The Best Years Of Our Lives
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Most of us were too young to remember or were not born to have memories of the home coming at the end of World War II. The Best Years Of Our Lives allows us to go back to that time in a way that no film made since can. The movie came out in 1946 and provides an impression which is not a reconstruction of the period like Saving Private Ryan but a vivid result of the film makers’ experience and mind set. Fifty years ago America was a different place, and people’s attitudes, expectations and assumptions differed in many ways from today’s. Still, there is a common human reality that transcends time which makes The Best Years Of Our Lives a reflection of many aspects of the human condition.

The Best Years Of Our Lives
is the story of three returning service men and their families. The movie recounts the difficulties the men encounter getting back into civilian life after being away from home and the experiences they had in the war. It also shows the reactions of those who stayed behind as the three attempt to fit back in.

The three men have each been marked by the war. The youngest, Homer Parish, lost his hands but on the surface seems the most ready to adjust to being at home. Al Stephenson, the oldest, seems harder and uneasy with his family and his prestigious job in the bank. Fred Derry, an air corp "flyboy" who became an officer during the war, has trouble both with his marriage and finding a job. He is also burdened with post traumatic stress, a condition that was not recognized at that time. Watching this film we can feel the tension, witness the disconnection, and the struggle the three have re-establishing themselves. While each has changed and each has been emotionally hurt in some way, none will talk about it and (most of those around them won’t ask). This is a pattern that still, too often, we see when someone is dealing with a difficult reality.

In showing the experience of these three veterans, The Best Years Of Our Lives confronts an issue that has always existed: The gap that forms between those who have gone through life-changing experiences and those who have not. Those who have gone away, like to war, and have had a profound ordeal are different when they return. In some way they will never be like they were before. On the surface they may sound the same and look the same, but something is different. Even when there are visible changes, as with Homer, who lost his hands, deeper invisible changes are present that can cause a feeling of alienation or uneasiness. People who have not been through the experience either do not realize that the person is different or, confused, sensing the change, grapple to understand. This can be very hard for someone who sees and cares but cannot grasp the problem and is not helped by the fact that the one who has been changed does not want to talk.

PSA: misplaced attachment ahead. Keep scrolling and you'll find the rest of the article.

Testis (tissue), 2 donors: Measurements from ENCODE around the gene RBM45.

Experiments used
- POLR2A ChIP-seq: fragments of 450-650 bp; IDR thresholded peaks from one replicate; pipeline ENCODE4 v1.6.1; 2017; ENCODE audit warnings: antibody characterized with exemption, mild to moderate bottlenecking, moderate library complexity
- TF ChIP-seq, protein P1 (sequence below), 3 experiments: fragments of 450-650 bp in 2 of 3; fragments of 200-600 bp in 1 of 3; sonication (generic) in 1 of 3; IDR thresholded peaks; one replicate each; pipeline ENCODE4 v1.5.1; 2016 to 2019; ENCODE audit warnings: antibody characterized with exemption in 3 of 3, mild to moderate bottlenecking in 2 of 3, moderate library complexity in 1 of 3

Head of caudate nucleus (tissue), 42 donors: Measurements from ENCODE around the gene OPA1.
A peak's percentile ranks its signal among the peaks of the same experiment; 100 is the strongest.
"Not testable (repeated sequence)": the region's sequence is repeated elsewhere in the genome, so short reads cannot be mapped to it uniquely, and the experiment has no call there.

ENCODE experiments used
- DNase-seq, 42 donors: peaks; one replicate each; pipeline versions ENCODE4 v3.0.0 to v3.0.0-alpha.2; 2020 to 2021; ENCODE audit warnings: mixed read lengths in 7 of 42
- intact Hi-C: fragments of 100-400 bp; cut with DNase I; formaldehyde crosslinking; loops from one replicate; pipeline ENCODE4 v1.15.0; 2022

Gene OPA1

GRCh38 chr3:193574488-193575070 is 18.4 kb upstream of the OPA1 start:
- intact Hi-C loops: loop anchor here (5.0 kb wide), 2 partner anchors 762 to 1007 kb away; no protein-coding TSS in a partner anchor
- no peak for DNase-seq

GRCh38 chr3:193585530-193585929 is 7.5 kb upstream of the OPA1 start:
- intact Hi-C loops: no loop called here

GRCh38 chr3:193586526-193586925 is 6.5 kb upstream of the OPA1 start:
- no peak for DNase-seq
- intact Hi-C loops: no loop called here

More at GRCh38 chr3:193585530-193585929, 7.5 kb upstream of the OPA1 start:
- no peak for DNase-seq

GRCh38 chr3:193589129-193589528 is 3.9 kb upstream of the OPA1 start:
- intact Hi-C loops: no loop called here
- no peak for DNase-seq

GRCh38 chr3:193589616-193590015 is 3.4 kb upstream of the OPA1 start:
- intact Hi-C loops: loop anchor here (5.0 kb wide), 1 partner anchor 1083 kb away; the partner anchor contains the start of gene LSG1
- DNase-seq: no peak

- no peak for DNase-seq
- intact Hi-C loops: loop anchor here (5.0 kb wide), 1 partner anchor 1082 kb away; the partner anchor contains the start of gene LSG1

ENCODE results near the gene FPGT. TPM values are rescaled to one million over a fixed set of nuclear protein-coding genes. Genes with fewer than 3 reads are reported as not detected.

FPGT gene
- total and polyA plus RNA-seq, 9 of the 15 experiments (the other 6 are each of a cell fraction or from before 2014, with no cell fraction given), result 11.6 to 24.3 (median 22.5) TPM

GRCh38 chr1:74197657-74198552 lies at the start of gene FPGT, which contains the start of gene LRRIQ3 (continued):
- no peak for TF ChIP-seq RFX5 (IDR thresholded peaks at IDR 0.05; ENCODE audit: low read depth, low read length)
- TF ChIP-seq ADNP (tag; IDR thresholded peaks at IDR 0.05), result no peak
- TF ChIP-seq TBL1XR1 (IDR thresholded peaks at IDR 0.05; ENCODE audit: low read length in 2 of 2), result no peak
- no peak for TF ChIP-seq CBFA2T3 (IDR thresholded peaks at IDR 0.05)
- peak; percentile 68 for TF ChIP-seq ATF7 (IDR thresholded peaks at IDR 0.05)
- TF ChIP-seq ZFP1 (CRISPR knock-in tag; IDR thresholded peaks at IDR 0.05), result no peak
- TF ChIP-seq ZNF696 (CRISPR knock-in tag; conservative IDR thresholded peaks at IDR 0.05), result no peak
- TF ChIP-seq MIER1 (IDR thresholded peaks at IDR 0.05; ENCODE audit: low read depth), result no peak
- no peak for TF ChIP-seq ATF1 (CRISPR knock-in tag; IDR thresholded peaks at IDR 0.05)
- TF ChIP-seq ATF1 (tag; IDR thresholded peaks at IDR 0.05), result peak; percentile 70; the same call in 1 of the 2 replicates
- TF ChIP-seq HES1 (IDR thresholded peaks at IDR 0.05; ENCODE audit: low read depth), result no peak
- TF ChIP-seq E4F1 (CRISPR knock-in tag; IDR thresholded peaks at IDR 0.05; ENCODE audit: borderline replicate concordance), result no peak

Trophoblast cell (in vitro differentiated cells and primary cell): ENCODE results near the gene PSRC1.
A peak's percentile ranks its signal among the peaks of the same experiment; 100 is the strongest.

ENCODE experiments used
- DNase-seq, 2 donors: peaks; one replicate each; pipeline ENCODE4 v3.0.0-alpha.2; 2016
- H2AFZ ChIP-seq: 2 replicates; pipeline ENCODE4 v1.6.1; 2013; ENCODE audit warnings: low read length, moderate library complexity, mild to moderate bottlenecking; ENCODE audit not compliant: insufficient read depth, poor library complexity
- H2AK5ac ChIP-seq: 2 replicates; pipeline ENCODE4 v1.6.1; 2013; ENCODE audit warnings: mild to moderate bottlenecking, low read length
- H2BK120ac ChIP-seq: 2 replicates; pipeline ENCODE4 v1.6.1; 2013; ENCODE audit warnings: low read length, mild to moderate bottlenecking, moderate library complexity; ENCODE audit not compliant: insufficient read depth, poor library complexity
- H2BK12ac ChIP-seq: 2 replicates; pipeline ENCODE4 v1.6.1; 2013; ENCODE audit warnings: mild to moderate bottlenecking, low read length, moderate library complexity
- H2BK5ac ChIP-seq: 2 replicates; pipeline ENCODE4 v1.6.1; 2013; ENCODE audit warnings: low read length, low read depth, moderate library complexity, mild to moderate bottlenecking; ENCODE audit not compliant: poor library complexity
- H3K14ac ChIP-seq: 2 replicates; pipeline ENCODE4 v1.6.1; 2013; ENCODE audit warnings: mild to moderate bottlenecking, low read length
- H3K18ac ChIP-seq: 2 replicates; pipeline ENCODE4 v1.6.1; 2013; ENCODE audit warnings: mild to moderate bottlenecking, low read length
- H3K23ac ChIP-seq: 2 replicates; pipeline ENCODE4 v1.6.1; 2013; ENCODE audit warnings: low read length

There are many memorable scenes in The Best Years Of Our Lives. Two stand out in relation to the issue of the emotional gap. One concerns Fred Derry’s medals. The other occurs when Homer is confronted by his fiancé, Wilma, whom he has avoided since returning home. Homer underestimates Wilma’s courage, comprehension, and commitment. (This underestimation is common for people who are afraid to talk about something that is troubling them.) Homer also over-estimates his own maturity. The war has changed him, in ways made him a man. In other ways he is still a boy as innocent and naive as Wilma. Not only do these things become clear when the scene between Wilma and Homer occurs, but a barrier comes down that existed since he came home. The gap becomes a little less wide.

The Best Years Of Our Lives
is an excellent film to view if one is confronting difficult realities or dealing with a life experience that has caused emotional pain. It’s a good film to watch if someone has returned from a difficult ordeal that has left some scares. The Best Years Of Our Lives is affirming, without being sentimental, and is strikingly honest. This is a film that can provoke reflection and dialog.

Not rated by M.P.A.A.

Video available from H.B.O. Studios
The booklet Coming To Terms With Being Victimized is a resource for those who have been overcome by some bad reality.  This booklet is only $2.50 plus shipping and handing.  Check it out NOW!
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Last modified: 18 March, 2009